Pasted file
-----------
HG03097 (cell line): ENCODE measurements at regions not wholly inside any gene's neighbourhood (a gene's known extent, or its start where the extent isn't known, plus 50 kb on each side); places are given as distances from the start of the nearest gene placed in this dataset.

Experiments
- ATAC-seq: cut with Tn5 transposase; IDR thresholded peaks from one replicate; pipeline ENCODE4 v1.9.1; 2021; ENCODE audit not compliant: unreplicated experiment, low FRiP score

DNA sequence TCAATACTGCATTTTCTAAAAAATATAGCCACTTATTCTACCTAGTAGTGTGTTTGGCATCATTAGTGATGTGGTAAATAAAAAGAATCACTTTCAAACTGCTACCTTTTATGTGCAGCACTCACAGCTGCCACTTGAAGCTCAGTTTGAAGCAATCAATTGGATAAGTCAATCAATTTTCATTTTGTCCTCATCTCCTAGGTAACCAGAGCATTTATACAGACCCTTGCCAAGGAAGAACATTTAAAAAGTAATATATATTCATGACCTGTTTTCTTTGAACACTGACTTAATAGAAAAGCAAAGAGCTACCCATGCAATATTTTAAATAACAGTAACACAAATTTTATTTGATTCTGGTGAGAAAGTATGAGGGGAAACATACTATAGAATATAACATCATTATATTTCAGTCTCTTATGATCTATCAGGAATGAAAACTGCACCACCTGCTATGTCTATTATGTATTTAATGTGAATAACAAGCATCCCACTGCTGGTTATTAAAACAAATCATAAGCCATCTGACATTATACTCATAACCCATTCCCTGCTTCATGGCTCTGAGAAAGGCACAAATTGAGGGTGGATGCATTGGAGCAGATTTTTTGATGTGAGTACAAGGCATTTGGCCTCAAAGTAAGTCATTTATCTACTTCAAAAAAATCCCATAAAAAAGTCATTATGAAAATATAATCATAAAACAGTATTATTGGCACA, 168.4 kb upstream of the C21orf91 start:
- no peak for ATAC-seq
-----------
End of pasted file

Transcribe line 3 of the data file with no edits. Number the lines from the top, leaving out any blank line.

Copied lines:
- ATAC-seq: cut with Tn5 transposase; IDR thresholded peaks from one replicate; pipeline ENCODE4 v1.9.1; 2021; ENCODE audit not compliant: unreplicated experiment, low FRiP score